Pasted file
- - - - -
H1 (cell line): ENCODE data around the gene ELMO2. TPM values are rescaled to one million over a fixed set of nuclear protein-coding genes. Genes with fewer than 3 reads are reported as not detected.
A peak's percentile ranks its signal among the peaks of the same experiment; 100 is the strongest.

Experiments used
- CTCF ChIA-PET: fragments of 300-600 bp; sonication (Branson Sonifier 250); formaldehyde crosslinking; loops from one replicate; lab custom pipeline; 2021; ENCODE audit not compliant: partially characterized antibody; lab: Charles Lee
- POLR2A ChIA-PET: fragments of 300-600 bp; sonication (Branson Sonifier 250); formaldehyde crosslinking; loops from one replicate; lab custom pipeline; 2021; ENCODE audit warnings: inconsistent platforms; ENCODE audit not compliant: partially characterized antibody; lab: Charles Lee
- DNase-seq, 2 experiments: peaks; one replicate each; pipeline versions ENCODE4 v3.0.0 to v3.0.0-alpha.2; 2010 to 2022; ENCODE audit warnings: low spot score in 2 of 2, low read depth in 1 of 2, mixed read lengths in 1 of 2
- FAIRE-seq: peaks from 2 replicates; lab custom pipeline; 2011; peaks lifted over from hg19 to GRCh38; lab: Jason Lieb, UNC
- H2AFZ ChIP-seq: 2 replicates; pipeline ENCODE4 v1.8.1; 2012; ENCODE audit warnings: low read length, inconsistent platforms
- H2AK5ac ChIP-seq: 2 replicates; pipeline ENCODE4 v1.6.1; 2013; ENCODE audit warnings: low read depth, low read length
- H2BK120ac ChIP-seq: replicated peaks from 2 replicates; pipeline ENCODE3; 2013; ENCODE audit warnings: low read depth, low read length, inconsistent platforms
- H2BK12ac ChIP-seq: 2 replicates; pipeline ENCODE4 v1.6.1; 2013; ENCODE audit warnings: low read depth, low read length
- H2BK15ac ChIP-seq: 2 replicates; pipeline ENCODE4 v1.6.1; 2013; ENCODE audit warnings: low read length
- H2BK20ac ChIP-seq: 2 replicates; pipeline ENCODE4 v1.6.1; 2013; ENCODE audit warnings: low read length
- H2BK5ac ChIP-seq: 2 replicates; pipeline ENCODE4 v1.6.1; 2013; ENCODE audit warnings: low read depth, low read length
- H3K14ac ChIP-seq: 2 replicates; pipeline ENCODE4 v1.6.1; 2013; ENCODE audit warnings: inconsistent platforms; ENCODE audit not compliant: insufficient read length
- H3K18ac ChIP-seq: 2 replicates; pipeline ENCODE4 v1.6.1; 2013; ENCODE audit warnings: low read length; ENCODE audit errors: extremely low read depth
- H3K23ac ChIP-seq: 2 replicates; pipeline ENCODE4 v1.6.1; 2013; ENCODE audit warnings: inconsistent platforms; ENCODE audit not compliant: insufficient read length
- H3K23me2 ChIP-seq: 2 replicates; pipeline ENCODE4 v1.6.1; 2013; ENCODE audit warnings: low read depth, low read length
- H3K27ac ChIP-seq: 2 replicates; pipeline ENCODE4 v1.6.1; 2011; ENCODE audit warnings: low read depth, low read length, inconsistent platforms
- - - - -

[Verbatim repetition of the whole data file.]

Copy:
H1 (cell line): ENCODE data around the gene ELMO2. TPM values are rescaled to one million over a fixed set of nuclear protein-coding genes. Genes with fewer than 3 reads are reported as not detected.
A peak's percentile ranks its signal among the peaks of the same experiment; 100 is the strongest.

Experiments used
- CTCF ChIA-PET: fragments of 300-600 bp; sonication (Branson Sonifier 250); formaldehyde crosslinking; loops from one replicate; lab custom pipeline; 2021; ENCODE audit not compliant: partially characterized antibody; lab: Charles Lee
- POLR2A ChIA-PET: fragments of 300-600 bp; sonication (Branson Sonifier 250); formaldehyde crosslinking; loops from one replicate; lab custom pipeline; 2021; ENCODE audit warnings: inconsistent platforms; ENCODE audit not compliant: partially characterized antibody; lab: Charles Lee
- DNase-seq, 2 experiments: peaks; one replicate each; pipeline versions ENCODE4 v3.0.0 to v3.0.0-alpha.2; 2010 to 2022; ENCODE audit warnings: low spot score in 2 of 2, low read depth in 1 of 2, mixed read lengths in 1 of 2
- FAIRE-seq: peaks from 2 replicates; lab custom pipeline; 2011; peaks lifted over from hg19 to GRCh38; lab: Jason Lieb, UNC
- H2AFZ ChIP-seq: 2 replicates; pipeline ENCODE4 v1.8.1; 2012; ENCODE audit warnings: low read length, inconsistent platforms
- H2AK5ac ChIP-seq: 2 replicates; pipeline ENCODE4 v1.6.1; 2013; ENCODE audit warnings: low read depth, low read length
- H2BK120ac ChIP-seq: replicated peaks from 2 replicates; pipeline ENCODE3; 2013; ENCODE audit warnings: low read depth, low read length, inconsistent platforms
- H2BK12ac ChIP-seq: 2 replicates; pipeline ENCODE4 v1.6.1; 2013; ENCODE audit warnings: low read depth, low read length
- H2BK15ac ChIP-seq: 2 replicates; pipeline ENCODE4 v1.6.1; 2013; ENCODE audit warnings: low read length
- H2BK20ac ChIP-seq: 2 replicates; pipeline ENCODE4 v1.6.1; 2013; ENCODE audit warnings: low read length
- H2BK5ac ChIP-seq: 2 replicates; pipeline ENCODE4 v1.6.1; 2013; ENCODE audit warnings: low read depth, low read length
- H3K14ac ChIP-seq: 2 replicates; pipeline ENCODE4 v1.6.1; 2013; ENCODE audit warnings: inconsistent platforms; ENCODE audit not compliant: insufficient read length
- H3K18ac ChIP-seq: 2 replicates; pipeline ENCODE4 v1.6.1; 2013; ENCODE audit warnings: low read length; ENCODE audit errors: extremely low read depth
- H3K23ac ChIP-seq: 2 replicates; pipeline ENCODE4 v1.6.1; 2013; ENCODE audit warnings: inconsistent platforms; ENCODE audit not compliant: insufficient read length
- H3K23me2 ChIP-seq: 2 replicates; pipeline ENCODE4 v1.6.1; 2013; ENCODE audit warnings: low read depth, low read length
- H3K27ac ChIP-seq: 2 replicates; pipeline ENCODE4 v1.6.1; 2011; ENCODE audit warnings: low read depth, low read length, inconsistent platforms